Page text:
- 11 Apr 2017
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- 200 shares
Behind the Scenes of Mercedes-Benz's #LookUp Ad
Mercedes-Benz South Africa's #LookUp advertising campaign invites you to "unleash your senses in a world of imagination". Producer Dries Uys of the visual effects and animation agency Sinister Studio, and copywriter Annette De Klerk of Net#Work BBDO, explain how they created the magic.
What was the rationale behind the #LookUp campaign?
Annette: We wanted to showcase the exhilaration and wonder of driving the Mercedes-Benz C-Class Cabriolet. It's an experience that can't easily be described and has to be felt to understand fully.
How long did it take you to make the ad and how many people worked on it?
Dries: Two months with a team of 10 operators.
What was the most important element in creating such an immersive experience?
Dries: Detail and complexity. If you look closely, you'll notice that each origami animal is made from various textured paper. The car is a computer-generated model, but it's wrapped in photo textures of the real car. The leather-stitched seats, chrome trim, LDC display and each button are actual photos of the real car.
The ad integrates 360-degree video with virtual reality (VR). What was the biggest challenge in pulling all these different things together?
Dries: The film had to work for both platforms, so the challenge was how to make the 360-degree video constantly engaging while ensuring the VR was not overwhelming. The key was to guide the viewer visually with story elements. This ensured engagement without having to bombard them.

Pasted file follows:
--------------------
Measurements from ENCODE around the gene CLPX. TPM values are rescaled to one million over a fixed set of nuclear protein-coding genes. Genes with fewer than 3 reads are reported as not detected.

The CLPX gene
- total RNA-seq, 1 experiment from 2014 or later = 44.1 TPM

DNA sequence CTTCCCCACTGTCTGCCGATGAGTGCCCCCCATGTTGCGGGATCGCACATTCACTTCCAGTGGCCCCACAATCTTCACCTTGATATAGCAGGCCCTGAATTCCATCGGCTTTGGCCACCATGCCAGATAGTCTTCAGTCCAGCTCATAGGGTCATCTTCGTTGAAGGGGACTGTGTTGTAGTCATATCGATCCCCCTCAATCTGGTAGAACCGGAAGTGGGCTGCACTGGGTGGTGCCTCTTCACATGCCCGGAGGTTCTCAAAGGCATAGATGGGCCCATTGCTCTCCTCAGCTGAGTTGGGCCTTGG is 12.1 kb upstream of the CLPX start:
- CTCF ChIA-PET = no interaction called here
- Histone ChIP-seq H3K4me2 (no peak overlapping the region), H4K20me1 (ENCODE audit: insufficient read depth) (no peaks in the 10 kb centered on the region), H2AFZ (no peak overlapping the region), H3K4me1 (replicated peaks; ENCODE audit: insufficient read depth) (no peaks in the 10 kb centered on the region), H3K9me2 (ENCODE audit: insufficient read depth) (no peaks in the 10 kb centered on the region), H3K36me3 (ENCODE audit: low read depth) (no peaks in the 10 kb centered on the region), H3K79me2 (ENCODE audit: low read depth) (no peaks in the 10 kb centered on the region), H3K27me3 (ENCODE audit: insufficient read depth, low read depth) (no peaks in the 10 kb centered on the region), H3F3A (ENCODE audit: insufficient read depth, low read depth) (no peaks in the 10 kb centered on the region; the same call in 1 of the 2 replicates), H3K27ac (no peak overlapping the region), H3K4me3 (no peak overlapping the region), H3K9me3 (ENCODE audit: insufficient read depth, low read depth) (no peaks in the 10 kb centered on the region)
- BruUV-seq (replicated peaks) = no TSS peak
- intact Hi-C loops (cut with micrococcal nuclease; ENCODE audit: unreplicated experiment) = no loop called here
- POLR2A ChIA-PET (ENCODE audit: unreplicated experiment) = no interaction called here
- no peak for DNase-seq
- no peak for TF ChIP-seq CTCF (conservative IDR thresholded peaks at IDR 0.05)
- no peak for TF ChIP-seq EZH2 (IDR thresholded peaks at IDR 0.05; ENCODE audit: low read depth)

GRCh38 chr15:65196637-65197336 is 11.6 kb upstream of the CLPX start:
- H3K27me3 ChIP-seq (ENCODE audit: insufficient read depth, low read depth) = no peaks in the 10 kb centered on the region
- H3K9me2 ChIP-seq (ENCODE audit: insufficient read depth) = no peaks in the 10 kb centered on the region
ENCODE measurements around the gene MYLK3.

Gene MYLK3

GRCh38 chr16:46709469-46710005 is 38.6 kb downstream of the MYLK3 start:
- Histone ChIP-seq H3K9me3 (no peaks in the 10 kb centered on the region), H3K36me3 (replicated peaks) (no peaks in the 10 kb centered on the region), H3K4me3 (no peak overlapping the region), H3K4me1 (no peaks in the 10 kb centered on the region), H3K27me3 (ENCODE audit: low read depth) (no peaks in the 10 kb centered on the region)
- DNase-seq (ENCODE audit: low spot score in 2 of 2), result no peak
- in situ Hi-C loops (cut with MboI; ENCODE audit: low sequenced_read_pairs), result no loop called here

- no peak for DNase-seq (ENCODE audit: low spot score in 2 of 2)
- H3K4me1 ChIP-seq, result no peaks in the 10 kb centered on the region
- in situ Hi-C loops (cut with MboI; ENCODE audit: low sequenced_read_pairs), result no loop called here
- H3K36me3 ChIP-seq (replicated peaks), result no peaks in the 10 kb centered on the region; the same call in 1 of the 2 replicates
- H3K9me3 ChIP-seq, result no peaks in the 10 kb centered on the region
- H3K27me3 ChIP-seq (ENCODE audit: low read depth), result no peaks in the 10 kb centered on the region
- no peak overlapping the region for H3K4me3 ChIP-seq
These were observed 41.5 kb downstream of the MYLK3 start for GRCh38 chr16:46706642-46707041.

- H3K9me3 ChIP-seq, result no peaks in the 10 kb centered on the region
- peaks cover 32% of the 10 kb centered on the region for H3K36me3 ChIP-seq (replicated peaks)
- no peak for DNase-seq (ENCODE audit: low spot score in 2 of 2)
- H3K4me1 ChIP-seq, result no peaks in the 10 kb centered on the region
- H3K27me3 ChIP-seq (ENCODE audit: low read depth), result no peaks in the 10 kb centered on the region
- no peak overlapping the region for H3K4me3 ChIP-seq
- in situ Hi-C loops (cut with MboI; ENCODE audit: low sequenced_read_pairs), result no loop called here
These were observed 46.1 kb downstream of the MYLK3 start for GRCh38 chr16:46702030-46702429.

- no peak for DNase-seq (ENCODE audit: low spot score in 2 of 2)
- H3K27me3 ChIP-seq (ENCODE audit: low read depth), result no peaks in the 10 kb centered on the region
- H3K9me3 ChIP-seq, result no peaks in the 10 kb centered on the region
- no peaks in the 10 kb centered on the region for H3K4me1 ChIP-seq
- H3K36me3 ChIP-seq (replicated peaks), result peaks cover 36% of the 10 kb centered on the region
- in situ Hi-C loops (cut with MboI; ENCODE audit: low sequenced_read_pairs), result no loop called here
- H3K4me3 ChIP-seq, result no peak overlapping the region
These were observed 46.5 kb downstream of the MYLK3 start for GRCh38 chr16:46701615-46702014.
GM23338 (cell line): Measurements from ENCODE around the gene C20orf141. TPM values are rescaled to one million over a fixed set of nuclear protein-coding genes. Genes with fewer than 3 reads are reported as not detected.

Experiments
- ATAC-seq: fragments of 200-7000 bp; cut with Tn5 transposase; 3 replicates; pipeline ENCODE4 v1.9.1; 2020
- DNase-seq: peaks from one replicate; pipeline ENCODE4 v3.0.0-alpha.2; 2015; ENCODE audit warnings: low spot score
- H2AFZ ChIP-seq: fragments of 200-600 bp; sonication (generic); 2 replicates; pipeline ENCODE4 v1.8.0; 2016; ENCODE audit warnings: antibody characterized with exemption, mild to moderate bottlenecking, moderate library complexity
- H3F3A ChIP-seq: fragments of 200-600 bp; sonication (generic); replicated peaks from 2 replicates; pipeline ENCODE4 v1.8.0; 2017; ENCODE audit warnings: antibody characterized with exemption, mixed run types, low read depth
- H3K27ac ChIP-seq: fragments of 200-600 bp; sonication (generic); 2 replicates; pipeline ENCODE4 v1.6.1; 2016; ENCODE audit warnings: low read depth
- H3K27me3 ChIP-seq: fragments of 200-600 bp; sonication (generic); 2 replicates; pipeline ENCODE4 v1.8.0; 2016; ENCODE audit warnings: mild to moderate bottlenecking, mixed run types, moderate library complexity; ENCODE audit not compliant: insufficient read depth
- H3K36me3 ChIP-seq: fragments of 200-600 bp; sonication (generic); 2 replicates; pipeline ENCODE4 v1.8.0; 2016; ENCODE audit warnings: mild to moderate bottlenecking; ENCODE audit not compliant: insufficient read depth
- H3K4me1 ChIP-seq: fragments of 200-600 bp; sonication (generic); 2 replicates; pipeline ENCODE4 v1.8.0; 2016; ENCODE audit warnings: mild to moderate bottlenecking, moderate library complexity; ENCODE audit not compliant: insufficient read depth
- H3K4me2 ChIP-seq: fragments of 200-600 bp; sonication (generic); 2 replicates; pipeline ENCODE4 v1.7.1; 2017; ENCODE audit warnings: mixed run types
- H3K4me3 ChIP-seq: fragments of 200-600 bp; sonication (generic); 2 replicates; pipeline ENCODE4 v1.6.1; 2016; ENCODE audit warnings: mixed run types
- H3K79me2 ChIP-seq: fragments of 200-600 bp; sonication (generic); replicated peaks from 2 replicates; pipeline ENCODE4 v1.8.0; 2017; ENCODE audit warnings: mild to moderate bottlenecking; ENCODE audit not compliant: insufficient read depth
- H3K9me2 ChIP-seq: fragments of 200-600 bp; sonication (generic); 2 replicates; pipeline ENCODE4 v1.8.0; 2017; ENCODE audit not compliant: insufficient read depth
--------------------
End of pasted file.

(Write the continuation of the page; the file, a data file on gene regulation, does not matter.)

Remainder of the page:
How does shooting in 360 degrees differ from conventional filming?
Dries: With conventional filming you have a camera pointing in one direction. You have the crew behind the camera, so you only have to consider what happens in front of your camera. When it comes to 360-degree filming, you film with multiple cameras pointing in all directions – there's nowhere for the crew to hide. Luckily, for the C-Class Cabriolet filming we didn't have this issue because our whole environment was computer-generated.
Why were children so integral to this ad?
Annette: Unlike adults, who've lost their sense of wonder, children are fully able to appreciate the sensory pleasure a ride in a car like the Mercedes-Benz C-Class Cabriolet gives. We took them for a drive and asked them to describe the experience to us. We then used what they said to create a fantasy drive, where adult senses are delighted and reawakened.
Were there any hilarious or precarious moments during the creative process?
Annette: When asked what the drive felt like, one of the kids answered, "It feels like aliens kissing my butt". Kids are really funny!
What do you think the next innovations will be in terms of VR?
Dries: The integration between VR and augmented reality (AR) will be the next big leap. We are very excited about point cloud render formats that allow the user to interact with pre-created worlds without the need for game engine style platforms. This will, in short, turn the 360-degree passive experience into a depth-oriented interactive one.
Get your VR goggles and experience the 360-degree virtual reality commercial: